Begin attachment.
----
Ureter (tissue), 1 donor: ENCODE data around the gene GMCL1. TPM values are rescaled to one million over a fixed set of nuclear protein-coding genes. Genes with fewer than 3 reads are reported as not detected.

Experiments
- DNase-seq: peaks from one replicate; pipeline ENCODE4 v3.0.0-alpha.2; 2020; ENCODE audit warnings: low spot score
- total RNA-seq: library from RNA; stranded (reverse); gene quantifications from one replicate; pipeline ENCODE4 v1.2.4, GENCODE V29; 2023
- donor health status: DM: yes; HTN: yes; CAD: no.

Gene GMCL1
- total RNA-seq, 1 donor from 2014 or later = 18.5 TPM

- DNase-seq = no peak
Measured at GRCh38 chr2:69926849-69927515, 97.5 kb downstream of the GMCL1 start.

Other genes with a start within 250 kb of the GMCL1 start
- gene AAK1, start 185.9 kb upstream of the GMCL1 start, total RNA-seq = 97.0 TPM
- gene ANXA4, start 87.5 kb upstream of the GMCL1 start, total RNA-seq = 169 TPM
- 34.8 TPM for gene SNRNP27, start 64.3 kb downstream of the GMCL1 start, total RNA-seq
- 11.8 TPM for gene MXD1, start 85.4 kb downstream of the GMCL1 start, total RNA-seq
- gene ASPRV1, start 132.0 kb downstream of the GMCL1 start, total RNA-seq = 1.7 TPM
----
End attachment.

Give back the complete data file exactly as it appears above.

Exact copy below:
Ureter (tissue), 1 donor: ENCODE data around the gene GMCL1. TPM values are rescaled to one million over a fixed set of nuclear protein-coding genes. Genes with fewer than 3 reads are reported as not detected.

Experiments
- DNase-seq: peaks from one replicate; pipeline ENCODE4 v3.0.0-alpha.2; 2020; ENCODE audit warnings: low spot score
- total RNA-seq: library from RNA; stranded (reverse); gene quantifications from one replicate; pipeline ENCODE4 v1.2.4, GENCODE V29; 2023
- donor health status: DM: yes; HTN: yes; CAD: no.

Gene GMCL1
- total RNA-seq, 1 donor from 2014 or later = 18.5 TPM

- DNase-seq = no peak
Measured at GRCh38 chr2:69926849-69927515, 97.5 kb downstream of the GMCL1 start.

Other genes with a start within 250 kb of the GMCL1 start
- gene AAK1, start 185.9 kb upstream of the GMCL1 start, total RNA-seq = 97.0 TPM
- gene ANXA4, start 87.5 kb upstream of the GMCL1 start, total RNA-seq = 169 TPM
- 34.8 TPM for gene SNRNP27, start 64.3 kb downstream of the GMCL1 start, total RNA-seq
- 11.8 TPM for gene MXD1, start 85.4 kb downstream of the GMCL1 start, total RNA-seq
- gene ASPRV1, start 132.0 kb downstream of the GMCL1 start, total RNA-seq = 1.7 TPM